We propose to explore ways to use AAV-based gene delivery to restore and/or maintain retinal cone structure, function and vision-dependent behavior. Our overall hypothesis is that appropriately designed, gene-based therapies following intravitreal (IV) injection will be clinically useful for a wide variety of retinal diseases with cne dysfunctions. The need for developing the IV injection option is based on recently published results for 15 patients from the current NEI sponsored LCA2 clinical trial (NCT00481546). Single or multiple subretinal (SR) AAV vector injections resulting in vector blebs that detached the fovea resulted in little or no vision gain for the patient and in some a slight loss in visual acuiy. In contrast, equivalent subretinal vector doses that did not detach the fovea mediated substantial and persistent gains in vision. Therefore, developing alternative ways to more safely transduce foveal cones is the focus of this proposal. To that end, we will test the IV route of vector injection and employ novel AAV variants that we have just developed in an effort to validate and optimize the ability to correct cone defects in a mouse model of achromatopsia 2 without detaching the retina. For this investigation, we will use a mouse model of human achromatopsia with CNGA3 mutations using several novel tyrosine to phenylalanine plus threonine to valine mutant capsid AAV vectors as the gene delivery vehicles for intravitreal injection. Although IV injection of vector can transduce a large area of the inner retina without causing retinal detachment, conventional vectors in the vitreous cannot penetrate the inner retina and transduce rod or cone cells in outer retina. Developing and validating a retina-penetrating property for AAV vectors is therefore a key unmet need in the field and a challenge for current AAV-mediated gene replacement therapy. Another pivotal element of this project is the selection of an animal model that not only possesses a genetically and phenotypically well-characterized cone degeneration, but also has been established to respond well to SR gene-based therapy so that screening these novel AAV vectors for functional and structural cone rescue from the vitreous can be carried out with confidence with reference to an established therapeutic standard. We will therefore focus on a naturally occurring mouse model of human achromatopsia 2 (recessive CNGA3 mutations), the Cpfl5 mouse, that exhibits cone dysfunction/degeneration similar to that seen in humans and responds well to SR AAV vector gene therapy. Therapeutic success in this animal model will provide a template for safer IV treatment trials not only for human achromatopsia but also for other human retinal diseases affecting foveal function such as late stage retinitis pigmentosa, cone and cone/rod dystrophy and potentially macular degeneration.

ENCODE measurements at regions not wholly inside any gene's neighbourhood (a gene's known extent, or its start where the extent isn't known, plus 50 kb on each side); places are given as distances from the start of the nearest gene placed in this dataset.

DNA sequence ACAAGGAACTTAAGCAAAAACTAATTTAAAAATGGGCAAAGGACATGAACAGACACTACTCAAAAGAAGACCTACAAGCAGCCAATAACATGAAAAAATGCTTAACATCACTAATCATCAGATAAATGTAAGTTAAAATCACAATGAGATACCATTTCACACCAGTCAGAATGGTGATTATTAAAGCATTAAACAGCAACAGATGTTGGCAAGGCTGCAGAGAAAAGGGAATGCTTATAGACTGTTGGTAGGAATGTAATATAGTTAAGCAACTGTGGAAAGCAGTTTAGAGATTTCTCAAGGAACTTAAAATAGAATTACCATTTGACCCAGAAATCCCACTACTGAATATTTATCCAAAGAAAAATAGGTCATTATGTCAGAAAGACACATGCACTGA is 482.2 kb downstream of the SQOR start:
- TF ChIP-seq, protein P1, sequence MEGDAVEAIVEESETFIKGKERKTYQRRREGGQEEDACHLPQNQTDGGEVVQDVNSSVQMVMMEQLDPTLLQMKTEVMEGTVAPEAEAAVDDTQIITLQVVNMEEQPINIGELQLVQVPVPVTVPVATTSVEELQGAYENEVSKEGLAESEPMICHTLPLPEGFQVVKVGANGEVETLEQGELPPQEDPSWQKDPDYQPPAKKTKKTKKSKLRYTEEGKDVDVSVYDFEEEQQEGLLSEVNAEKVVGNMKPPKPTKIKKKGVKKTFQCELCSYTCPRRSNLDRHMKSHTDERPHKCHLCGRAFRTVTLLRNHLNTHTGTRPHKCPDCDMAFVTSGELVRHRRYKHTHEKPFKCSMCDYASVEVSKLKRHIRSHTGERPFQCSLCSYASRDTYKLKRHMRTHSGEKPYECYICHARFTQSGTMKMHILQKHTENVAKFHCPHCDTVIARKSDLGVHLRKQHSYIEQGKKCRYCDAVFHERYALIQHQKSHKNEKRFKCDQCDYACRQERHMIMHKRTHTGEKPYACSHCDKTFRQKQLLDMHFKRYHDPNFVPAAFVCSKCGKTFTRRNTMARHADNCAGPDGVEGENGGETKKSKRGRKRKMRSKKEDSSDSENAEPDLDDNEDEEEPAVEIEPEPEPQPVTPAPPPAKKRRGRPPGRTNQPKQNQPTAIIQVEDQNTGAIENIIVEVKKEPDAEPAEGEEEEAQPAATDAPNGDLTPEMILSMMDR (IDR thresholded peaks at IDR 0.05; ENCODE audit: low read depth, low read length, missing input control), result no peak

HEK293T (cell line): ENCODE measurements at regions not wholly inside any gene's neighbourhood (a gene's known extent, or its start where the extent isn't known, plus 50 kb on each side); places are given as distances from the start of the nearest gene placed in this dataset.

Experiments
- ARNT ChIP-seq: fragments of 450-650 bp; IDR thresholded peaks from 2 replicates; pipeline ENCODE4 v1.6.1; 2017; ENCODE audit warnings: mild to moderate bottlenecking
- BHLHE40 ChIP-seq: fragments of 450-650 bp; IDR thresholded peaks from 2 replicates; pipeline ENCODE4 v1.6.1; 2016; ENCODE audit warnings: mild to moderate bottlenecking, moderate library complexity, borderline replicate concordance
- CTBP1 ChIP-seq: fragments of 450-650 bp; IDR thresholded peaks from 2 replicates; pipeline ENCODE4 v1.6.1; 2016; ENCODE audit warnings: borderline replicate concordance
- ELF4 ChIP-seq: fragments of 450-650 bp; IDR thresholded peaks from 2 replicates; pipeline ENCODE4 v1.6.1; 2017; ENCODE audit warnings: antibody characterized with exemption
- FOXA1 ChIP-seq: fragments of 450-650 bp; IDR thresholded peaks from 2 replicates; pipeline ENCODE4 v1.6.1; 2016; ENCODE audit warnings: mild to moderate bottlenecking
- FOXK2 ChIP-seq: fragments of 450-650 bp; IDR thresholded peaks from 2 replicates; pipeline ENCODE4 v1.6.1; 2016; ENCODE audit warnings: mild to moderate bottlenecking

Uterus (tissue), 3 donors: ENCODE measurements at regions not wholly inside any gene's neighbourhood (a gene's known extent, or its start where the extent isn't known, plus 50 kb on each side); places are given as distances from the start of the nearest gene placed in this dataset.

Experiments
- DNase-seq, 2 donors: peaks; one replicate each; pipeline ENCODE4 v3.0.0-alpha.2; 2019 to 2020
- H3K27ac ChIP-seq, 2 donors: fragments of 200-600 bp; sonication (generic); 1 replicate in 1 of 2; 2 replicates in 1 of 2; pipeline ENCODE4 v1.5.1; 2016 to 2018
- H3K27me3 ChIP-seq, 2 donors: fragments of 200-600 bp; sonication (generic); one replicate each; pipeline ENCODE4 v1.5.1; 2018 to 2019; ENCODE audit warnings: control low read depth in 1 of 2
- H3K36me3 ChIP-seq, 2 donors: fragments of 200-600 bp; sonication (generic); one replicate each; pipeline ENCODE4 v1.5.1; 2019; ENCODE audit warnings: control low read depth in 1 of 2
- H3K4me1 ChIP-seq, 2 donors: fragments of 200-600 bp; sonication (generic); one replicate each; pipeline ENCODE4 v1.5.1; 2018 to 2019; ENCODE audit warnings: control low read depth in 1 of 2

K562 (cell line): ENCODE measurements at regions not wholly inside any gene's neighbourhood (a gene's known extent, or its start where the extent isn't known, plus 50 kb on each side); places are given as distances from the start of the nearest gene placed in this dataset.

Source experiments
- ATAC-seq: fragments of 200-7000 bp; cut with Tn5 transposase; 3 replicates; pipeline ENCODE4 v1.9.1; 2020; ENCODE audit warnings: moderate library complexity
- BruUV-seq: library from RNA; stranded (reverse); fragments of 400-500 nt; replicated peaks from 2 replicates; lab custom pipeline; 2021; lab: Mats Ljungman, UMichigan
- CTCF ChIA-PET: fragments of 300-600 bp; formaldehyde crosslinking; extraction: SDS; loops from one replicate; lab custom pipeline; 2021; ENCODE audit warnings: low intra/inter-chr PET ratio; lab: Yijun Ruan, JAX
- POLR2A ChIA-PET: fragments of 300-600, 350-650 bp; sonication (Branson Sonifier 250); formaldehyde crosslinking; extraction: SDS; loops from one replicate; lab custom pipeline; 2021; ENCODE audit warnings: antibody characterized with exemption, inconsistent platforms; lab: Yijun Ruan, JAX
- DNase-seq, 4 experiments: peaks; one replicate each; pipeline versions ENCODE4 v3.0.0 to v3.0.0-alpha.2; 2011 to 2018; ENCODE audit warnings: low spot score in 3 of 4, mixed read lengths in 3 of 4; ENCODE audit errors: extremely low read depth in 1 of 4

Our overall aim is to determine if intravitreal delivery of mutant capsid AAV vectors can achieve effective and safe therapy in this mouse model of human achromatopsia 2 as a prelude for seeking support for generating the formal safety/biodistribution data needed for an IND application to the FDA to gain approval to initiate an achromatopsia 2 gene therapy clinical trial. Moreover, therapeutic success in this animal model will provide a template for safer intravitreal treatment trials not only for human achromatopsia, but also for other human retinal diseases affecting foveal function such as late stage retinitis pigmentosa, cone and cone/rod dystrophy and potentially macular degeneration.
|Dai, Xufeng; Han, Juanjuan; Qi, Yan et al. (2014) AAV-mediated lysophosphatidylcholine acyltransferase 1 (Lpcat1) gene replacement therapy rescues retinal degeneration in rd11 mice. Invest Ophthalmol Vis Sci 55:1724-34|